A Green Chamber of Commerce Offers a New Voice for Business

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The U.S. Chamber of Commerce has—how to put this—not been a friend of environmental legislation or regulation. The Chamber—which represents more than 3 million U.S. businesses—spent millions to lead the successful fight against carbon cap-and-trade legislation, along with health care reform and most of President Obama’s other legislative goals. It remains an implacable opponent of EPA environmental regulations—of greenhouse gases or just about anything else, arguing that they raise costs and hurt job creation.

But while the Chamber leadership may be fighting tooth-and-nail against efforts to protect the country’s environment, not every business wants to join the battle. Major companies like Pacific Gas and Electric and Apple left the Chamber in protest of its fight against cap-and-trade, and now a group of progressive businesses in San Diego is working to provide an alternative to the Chamber. It’s called the Green Chamber of Commerce, and it offers a place for businesses that want to embrace sustainability, not fight it. “There are businesses out there that want their voices heard,” says David Steel, the president of the U.S. Green Chamber of commerce. “They don’t feel represented by the positions that the U.S. Chamber might have.”

The group began in San Diego, home to a number of green businesses and sustainability-minded citizens. Like most local chambers of commerce around the U.S. just form committees dedicated to sustainable business—assuming there’s a demand—but the green companies of San Diego wanted something more. So they broke off into their own chamber, a place where entrepreneurs and executives working in renewable power or energy efficiency could trade contacts and advice. San Diego was fertile territory—the city is studded with solar installations, and San Diego’s biotech hub now features startups working on next-generation biofuels. “It was a place where you could network with the like-minded,” says Steel.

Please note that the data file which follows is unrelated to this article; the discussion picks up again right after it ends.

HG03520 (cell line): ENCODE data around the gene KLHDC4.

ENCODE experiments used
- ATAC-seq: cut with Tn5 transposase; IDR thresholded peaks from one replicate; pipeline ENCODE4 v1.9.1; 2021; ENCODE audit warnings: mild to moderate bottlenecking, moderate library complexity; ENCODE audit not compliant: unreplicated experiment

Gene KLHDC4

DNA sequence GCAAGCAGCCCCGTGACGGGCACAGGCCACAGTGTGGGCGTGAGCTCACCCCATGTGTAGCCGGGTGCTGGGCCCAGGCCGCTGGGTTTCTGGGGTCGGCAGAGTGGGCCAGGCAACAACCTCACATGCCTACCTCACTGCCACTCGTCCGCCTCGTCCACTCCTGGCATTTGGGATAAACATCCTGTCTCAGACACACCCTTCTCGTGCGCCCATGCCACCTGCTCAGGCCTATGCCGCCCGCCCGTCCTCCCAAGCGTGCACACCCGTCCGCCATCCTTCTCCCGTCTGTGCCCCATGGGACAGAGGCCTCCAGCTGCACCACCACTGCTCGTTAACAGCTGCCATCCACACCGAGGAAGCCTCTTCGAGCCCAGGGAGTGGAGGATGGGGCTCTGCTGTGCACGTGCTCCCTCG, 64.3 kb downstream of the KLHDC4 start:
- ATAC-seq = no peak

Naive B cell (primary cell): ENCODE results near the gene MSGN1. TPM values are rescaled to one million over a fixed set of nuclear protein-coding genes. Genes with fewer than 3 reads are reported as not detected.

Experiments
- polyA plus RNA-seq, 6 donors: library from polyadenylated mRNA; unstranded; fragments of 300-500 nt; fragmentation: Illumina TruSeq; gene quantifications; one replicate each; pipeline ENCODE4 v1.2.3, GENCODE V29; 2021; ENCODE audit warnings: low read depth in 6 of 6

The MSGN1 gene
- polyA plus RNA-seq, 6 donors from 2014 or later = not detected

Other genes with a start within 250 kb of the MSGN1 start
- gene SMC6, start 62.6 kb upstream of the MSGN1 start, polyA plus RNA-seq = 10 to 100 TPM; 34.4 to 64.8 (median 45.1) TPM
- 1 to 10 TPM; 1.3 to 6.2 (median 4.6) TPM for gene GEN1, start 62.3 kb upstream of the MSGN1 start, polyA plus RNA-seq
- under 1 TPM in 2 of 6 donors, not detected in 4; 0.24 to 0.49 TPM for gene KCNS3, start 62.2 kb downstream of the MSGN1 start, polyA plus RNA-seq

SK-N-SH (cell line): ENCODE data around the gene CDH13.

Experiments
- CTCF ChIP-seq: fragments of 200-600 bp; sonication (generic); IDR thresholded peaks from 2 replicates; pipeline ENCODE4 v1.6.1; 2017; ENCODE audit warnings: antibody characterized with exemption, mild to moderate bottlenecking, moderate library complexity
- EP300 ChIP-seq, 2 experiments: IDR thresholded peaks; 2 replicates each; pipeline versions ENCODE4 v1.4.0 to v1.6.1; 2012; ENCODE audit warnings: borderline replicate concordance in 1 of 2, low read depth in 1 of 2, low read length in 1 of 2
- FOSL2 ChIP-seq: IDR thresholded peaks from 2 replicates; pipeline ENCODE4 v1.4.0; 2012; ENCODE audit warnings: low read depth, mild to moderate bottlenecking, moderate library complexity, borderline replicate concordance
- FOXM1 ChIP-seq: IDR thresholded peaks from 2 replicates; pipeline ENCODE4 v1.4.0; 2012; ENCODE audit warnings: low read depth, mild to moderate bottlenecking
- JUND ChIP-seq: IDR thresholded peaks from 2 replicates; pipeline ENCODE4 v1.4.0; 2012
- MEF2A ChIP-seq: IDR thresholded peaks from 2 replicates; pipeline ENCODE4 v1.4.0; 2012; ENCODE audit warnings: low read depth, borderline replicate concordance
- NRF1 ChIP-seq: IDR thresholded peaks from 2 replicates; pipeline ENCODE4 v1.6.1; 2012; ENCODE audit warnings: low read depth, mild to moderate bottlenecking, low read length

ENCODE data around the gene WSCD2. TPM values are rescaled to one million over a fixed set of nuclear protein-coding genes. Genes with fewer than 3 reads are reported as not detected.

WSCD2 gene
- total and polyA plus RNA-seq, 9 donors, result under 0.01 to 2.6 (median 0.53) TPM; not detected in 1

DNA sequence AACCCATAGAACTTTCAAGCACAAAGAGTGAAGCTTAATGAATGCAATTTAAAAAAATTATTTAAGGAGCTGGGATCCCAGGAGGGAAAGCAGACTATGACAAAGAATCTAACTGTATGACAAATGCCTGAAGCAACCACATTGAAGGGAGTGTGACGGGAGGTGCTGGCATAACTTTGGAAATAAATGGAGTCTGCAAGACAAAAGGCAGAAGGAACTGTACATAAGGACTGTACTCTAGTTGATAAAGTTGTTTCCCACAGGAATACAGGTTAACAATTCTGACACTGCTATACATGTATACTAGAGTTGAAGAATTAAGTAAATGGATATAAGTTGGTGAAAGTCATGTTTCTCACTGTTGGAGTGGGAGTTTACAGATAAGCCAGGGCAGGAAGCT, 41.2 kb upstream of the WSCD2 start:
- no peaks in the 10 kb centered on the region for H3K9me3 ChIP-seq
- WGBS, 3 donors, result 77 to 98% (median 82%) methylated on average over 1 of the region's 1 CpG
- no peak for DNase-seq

But it wasn’t until Proposition 23 that the San Diego green chamber realized that they might be able to go national. Prop 23 was a ballot initiative in California that would have all but suspended the state’s landmark climate change law. Outside business interests—including major oil companies—spent heavily supporting the initiative. But they were beaten at the polls last November—a rare victory in 2010 for environmentalists—thanks in no small part to the organizing efforts and campaign cash of green businesses throughout California. “We spoke about Prop 23 to every city council in San Diego county,” says Steel. “We hope it could represent a real turning point for businesses in California and the rest of the country.”

The success of the anti-Prop 23 effort convinced Steel and his fellow San Diegans that they had something special. Last week the Green Chamber of San Diego announced that it would go national,  forging alliances with E2—Environmental Entrepreneurs, along with businesses in Orange County, Texas and Florida. “We’re looking for companies that are out there being sustainable,” says Steel. “We want to give more visibility to what they’re doing.” If they get loud enough, the U.S. Chamber of Commerce won’t be the only voice representing businesses on Capitol Hill.